I can’t get down from the table because no one will let me…because I’m too small and I can’t. They keep saying I have to take a bite. This makes me cry more. I’m hungry and frustrated and sad. I’m tired and I need someone to hold me. I do not feel safe or in control. This makes me scared. I cry even more.

I am 2. No one will let me dress myself, no one will let me move my own body where it needs to go, no one will let me attend to my own needs.

However, I am expected to know how to share, “listen”, or “wait a minute”. I am expected to know what to say and how to act or handle my emotions. I am expected to sit still or know that if I throw something it might break….But, I do NOT know these things.

I am not allowed to practice my skills of walking, pushing, pulling, zipping, buttoning, pouring, serving, climbing, running, throwing or doing things that I know I can do. Things that interest me and make me curious, these are the things I am NOT allowed to do.

I am 2. I am not terrible…I am frustrated. I am nervous, stressed out, overwhelmed, and confused. I need a hug.”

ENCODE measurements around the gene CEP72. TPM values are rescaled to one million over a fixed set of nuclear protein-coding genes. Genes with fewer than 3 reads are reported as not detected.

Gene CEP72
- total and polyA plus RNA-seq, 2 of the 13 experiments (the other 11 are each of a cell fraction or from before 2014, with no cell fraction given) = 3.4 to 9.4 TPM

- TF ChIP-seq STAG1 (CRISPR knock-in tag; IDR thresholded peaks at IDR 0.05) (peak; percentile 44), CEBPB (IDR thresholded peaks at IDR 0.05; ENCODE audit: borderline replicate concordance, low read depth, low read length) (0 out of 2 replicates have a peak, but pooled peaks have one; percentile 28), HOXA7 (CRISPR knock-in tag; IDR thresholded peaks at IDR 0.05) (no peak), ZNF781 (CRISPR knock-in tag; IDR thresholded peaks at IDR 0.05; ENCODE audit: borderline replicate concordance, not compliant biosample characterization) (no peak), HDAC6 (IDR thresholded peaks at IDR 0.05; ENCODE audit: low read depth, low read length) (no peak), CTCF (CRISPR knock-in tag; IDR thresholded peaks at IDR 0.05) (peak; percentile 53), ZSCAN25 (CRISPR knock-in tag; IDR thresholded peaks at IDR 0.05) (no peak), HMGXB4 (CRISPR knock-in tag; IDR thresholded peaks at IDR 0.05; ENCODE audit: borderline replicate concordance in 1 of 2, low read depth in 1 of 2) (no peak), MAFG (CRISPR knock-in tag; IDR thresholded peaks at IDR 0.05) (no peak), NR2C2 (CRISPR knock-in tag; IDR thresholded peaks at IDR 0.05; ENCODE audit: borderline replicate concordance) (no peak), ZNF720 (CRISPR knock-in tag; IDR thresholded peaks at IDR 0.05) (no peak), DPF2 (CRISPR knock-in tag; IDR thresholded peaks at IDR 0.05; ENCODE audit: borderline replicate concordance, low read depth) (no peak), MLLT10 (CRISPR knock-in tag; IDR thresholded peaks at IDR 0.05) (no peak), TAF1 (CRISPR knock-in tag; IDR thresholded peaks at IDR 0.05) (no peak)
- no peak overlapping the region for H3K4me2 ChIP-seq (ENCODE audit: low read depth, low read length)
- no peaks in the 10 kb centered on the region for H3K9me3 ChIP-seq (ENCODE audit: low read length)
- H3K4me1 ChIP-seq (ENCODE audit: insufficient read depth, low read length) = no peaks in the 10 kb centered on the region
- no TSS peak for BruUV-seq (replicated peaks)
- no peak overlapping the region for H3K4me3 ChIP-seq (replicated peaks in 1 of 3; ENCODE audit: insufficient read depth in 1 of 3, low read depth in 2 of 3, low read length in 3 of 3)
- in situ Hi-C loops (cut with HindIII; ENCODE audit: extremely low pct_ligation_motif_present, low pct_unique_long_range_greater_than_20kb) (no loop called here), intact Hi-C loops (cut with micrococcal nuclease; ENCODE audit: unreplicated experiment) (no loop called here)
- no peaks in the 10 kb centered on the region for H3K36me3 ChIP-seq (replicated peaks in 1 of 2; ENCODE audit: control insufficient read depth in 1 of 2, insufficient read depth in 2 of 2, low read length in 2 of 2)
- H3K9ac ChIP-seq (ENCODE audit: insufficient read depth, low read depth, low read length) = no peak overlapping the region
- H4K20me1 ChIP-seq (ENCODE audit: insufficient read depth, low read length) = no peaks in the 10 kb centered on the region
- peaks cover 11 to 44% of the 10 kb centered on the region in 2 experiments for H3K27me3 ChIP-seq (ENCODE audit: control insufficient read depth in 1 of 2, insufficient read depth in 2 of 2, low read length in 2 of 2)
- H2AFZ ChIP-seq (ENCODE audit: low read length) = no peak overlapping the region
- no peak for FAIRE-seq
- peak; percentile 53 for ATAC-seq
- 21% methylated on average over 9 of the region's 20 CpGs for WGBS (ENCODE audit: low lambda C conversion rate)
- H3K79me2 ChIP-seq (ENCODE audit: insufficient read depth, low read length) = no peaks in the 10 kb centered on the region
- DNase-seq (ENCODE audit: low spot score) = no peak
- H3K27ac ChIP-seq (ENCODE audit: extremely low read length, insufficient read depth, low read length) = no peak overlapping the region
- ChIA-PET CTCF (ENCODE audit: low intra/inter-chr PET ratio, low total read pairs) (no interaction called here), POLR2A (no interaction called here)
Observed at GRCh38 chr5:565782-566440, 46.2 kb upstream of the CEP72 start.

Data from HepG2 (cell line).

-Author unknown

The words of it really resonated with me. Toddler P is everything you want in a two year old, I couldn’t be luckier, she’s kind. She’s very clever, articulate for her age, she’s inquisitive and striving for her own independence. She’s actually easy to entertain because she just wants to be with you and to help you, pass her a cloth whilst you’re cleaning, let her hang washing with you, give her some ingredients and a spoon while you cook. She wants to join in, she wants to sing, she wants to dance, she wants to do it all. Yet I suppress this, sometimes because I have to, because it’s in the middle of Aldi, or a car park or I’ve not enough hands free to contain her, carry the shopping and allow her some controlled freedom.

What I do need to remember is that she’s just two, she doesn’t understand reasoning enough yet, she doesn’t get that the goal posts move and most of all she can not regulate her emotions yet.

She maybe astute and clever for a two year old, but she’s also still just two and the world is as fascinating as it is scary. So sometimes I’ve got to breathe and stop being the enforcer and be the nurturer. Sometimes she needs help not restriction, she needs understanding not punishment.